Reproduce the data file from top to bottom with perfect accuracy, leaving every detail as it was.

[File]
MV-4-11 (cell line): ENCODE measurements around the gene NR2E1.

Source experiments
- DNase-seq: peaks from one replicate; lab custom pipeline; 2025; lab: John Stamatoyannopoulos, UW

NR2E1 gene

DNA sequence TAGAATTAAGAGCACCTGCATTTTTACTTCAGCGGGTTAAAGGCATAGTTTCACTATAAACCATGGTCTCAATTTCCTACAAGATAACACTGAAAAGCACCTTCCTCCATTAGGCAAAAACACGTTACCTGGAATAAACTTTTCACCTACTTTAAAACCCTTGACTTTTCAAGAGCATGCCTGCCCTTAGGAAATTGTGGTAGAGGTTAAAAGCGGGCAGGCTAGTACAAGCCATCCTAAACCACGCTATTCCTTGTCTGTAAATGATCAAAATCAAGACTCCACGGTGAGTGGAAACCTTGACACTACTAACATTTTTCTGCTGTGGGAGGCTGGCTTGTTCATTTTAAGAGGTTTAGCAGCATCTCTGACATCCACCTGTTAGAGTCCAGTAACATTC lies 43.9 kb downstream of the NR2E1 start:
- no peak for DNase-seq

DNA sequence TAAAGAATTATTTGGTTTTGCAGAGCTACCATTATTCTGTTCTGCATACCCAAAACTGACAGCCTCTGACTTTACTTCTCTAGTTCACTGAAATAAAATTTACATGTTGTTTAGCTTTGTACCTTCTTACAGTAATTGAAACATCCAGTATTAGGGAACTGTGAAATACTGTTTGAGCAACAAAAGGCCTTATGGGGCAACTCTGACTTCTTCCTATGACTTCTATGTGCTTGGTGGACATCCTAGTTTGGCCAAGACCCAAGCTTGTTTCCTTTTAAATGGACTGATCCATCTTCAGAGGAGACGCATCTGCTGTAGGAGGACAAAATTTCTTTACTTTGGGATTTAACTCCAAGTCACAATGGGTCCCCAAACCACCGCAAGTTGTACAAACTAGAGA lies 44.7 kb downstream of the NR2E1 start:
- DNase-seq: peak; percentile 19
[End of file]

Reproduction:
MV-4-11 (cell line): ENCODE measurements around the gene NR2E1.

Source experiments
- DNase-seq: peaks from one replicate; lab custom pipeline; 2025; lab: John Stamatoyannopoulos, UW

NR2E1 gene

DNA sequence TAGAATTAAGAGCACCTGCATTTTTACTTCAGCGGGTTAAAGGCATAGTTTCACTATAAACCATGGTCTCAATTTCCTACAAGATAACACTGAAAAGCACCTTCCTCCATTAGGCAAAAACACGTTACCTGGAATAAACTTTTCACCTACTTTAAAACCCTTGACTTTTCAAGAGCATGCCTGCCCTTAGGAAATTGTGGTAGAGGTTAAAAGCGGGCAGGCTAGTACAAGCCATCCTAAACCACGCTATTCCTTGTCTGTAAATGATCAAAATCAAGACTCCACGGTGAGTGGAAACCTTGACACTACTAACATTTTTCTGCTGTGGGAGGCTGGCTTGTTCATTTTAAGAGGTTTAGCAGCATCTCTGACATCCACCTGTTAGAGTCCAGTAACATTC lies 43.9 kb downstream of the NR2E1 start:
- no peak for DNase-seq

DNA sequence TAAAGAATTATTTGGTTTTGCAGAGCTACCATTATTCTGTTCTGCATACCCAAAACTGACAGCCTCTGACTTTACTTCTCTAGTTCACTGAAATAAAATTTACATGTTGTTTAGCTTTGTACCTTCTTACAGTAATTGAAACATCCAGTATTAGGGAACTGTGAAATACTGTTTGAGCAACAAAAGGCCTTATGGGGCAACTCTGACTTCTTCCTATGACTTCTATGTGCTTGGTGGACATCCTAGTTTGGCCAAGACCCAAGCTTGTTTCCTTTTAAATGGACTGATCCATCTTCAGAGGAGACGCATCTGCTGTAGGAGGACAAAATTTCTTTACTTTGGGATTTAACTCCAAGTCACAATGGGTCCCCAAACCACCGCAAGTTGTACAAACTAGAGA lies 44.7 kb downstream of the NR2E1 start:
- DNase-seq: peak; percentile 19